Article 8, section 5 provides:The credit of the state shall not, in any manner be given or loaned to, or in aid of, any individual, association, company or corporation.
*907 The Court of Appeals held that the industrial insurance funds are not "general" state funds and therefore are outside the purview of this provision. 57 Wn. App. at 676. This holding can be sustained on different grounds.
[5, 6] An exception from the constitutional prohibition exists where the State expends money in exercising a "recognized public governmental function". In re Marriage of Johnson, 96 Wn.2d 255, 261-62, 634 P.2d 877 (1981) (public benefit achieved from such functions is the "consideration" for the funds expended). The Department, in making compromise decisions, is exercising the recognized public governmental function of administering a system of industrial insurance. Compromise of the funds is authorized under RCW 51.24.090(1). Const. art. 8, § 5 does not prohibit the Department from compromising its right to reimbursement after an injured worker has already settled with a third party.
The Department's consideration of the fact the parties had already settled is consistent with the requirements under RCW 51.24.060(3) and with the underlying purposes of the third party chapter. The Board's decision is supported by competent, credible evidence and there is no error. We therefore reverse the Court of Appeals and the Superior Court decisions and affirm the decision of the Board of Industrial Insurance Appeals.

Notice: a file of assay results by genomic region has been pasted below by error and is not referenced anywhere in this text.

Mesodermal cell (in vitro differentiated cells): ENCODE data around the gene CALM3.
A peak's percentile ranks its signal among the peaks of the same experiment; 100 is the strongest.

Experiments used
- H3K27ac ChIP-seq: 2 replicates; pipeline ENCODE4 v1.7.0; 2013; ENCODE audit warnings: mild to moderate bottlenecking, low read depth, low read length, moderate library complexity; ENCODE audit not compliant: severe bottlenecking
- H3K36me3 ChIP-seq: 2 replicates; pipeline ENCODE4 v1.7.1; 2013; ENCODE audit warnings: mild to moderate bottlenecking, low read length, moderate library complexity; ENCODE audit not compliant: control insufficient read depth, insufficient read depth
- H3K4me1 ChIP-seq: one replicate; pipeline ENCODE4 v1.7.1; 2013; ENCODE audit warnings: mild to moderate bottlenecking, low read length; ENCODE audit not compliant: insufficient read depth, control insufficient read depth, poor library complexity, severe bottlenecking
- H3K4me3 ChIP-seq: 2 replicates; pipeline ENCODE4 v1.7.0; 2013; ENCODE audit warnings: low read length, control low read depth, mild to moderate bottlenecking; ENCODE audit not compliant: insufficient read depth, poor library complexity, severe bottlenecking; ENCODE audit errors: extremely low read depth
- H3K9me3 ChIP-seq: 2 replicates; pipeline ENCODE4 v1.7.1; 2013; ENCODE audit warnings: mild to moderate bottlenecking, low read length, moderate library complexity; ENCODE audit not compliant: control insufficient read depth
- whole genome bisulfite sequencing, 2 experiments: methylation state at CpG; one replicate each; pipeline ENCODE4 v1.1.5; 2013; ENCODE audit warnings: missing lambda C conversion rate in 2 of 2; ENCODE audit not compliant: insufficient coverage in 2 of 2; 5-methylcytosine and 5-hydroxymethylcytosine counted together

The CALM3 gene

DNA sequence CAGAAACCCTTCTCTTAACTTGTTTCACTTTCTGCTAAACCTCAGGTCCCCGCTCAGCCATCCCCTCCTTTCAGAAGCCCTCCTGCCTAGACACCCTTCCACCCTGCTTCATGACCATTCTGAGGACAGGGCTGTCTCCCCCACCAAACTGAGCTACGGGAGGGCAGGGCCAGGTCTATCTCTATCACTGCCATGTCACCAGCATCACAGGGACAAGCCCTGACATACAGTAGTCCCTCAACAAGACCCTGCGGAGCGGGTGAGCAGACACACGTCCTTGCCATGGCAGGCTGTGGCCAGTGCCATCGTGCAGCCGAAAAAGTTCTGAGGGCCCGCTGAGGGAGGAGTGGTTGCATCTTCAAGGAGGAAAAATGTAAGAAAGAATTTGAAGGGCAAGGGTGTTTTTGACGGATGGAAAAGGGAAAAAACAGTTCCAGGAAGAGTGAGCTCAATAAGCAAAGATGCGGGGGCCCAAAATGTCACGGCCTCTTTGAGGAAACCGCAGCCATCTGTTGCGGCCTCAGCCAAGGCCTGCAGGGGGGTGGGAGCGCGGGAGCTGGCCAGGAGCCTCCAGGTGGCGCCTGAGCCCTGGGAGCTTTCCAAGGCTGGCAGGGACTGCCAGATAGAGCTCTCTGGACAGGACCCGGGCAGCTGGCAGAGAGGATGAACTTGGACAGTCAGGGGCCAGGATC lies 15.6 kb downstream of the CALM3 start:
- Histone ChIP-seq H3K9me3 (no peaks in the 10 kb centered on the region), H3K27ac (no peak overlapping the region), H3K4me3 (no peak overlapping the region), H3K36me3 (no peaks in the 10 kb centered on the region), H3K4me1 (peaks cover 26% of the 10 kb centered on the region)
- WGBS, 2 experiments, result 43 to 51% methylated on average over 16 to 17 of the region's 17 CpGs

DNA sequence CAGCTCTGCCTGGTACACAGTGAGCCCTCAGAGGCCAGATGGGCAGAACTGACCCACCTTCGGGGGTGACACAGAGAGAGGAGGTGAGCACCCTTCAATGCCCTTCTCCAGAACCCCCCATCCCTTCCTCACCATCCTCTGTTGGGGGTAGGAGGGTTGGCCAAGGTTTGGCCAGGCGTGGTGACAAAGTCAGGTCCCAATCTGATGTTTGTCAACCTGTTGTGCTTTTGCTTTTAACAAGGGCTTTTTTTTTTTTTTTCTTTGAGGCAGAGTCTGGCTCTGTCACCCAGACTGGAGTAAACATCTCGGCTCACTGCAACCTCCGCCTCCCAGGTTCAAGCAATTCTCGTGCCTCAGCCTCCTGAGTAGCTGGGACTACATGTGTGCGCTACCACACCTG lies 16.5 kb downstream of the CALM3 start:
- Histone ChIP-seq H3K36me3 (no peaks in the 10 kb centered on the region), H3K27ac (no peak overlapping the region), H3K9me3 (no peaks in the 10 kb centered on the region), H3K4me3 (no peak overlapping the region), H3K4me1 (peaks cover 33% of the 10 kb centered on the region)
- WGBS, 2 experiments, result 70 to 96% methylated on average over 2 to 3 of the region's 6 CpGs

DOLLIVER, ANDERSEN, DURHAM, SMITH, and GUY, JJ., and CUNNINGHAM and WIELAND, JJ. Pro Tem., concur.
JOHNSON, J. (dissenting)
The majority holds that when the Department of Labor and Industries decides whether to compromise its lien for reimbursement, the Department may consider the fact that the injured worker and the third party have finalized a settlement. This holding grants the Department a windfall recovery at the expense of the injured worker. This result is contrary to the policies behind the Industrial Insurance Act, RCW Title 51. I would hold that the Department abused its discretion in relying *908 on the fact that settlement had occurred in evaluating Robert Hadley's request to compromise its lien.